Two more Catholic churches burned down in indigenous communities in western Canada early on Saturday.
The fires at St Ann's Church and the Chopaka Church began within an hour of each other in British Columbia.
Officers said both buildings were completely destroyed, and they were treating the fires as "suspicious".
Last Monday two other Catholic churches in the province were destroyed in fires, as Canada marked National Indigenous People's Day.
"The investigations into the previous fires and these two new fires are ongoing with no arrests or charges," Royal Canadian Mounted Police Sgt Jason Bayda said.
It comes after hundreds of unmarked graves were discovered at sites of former residential schools in Canada.
The government-funded compulsory schools were run by religious groups in the 19th and 20th centuries with the aim of assimilating indigenous youth.
Indigenous groups have demanded a nationwide search for more graves.
Lower Similkameen Indian Band Chief Keith Crow told public broadcaster CBC he had received a call early in the morning saying that the Chopaka Church was on fire. It had burned to the ground by the time he arrived half an hour later.
"I'm angry," the chief told CBC. "I don't see any positive coming from this and it's going to be tough."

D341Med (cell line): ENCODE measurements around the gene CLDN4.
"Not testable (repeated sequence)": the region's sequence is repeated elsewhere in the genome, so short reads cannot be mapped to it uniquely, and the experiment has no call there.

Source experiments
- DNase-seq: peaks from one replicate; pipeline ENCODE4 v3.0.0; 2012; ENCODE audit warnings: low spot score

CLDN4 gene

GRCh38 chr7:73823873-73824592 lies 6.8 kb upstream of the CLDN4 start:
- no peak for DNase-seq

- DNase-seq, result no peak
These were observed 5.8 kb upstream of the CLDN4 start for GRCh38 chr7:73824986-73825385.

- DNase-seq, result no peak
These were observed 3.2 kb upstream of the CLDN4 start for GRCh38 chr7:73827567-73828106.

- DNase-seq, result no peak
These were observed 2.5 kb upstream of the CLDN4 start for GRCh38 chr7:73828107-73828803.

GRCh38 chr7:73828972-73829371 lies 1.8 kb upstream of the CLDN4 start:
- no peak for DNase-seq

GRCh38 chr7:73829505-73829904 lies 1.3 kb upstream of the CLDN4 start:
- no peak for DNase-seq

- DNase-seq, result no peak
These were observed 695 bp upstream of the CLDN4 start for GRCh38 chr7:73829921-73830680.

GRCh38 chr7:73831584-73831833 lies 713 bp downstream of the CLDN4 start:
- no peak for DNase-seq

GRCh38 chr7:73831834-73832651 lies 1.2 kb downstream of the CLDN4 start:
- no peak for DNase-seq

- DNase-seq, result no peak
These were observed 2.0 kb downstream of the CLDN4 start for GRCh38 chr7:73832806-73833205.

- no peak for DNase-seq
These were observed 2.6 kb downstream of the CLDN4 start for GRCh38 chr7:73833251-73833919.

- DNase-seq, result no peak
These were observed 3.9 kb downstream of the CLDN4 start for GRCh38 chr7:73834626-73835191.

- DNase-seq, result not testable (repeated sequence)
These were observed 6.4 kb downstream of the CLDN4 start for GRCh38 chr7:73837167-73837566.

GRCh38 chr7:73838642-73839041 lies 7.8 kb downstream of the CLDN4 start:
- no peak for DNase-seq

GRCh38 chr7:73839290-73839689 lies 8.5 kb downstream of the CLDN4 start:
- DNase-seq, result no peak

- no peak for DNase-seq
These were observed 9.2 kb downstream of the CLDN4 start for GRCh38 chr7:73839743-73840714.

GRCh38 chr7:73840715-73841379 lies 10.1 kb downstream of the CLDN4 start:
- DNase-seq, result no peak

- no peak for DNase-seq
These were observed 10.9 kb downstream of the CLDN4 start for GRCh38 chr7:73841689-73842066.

Many in the community are Catholic Church members and are very upset about the blaze, he said.
In May, the Tk'emlups te Secwepemc First Nation announced the discovery of the remains of 215 children at a school in British Columbia.
They found them at the Kamloops Indian Residential School, which was opened under Roman Catholic administration in 1890 and closed in 1978.
And on Thursday, the Cowessess First Nation said it had found 751 unmarked graves at a former residential school in Saskatchewan. The Marieval Indian Residential School was also operated by the Roman Catholic Church.
Deaths in Canada's compulsory boarding schools were due in large part to the squalid health conditions inside. Students were often housed in poorly built, poorly heated, and unsanitary facilities.
Between 1863 and 1998, more than 150,000 indigenous children were taken from their families and placed in these schools throughout Canada.
A commission launched in 2008 to document the impact of this system found that large numbers of indigenous children had never returned to their home communities. The commission's landmark report said the practice had amounted to cultural genocide.
The Canadian government has formally apologised for the system.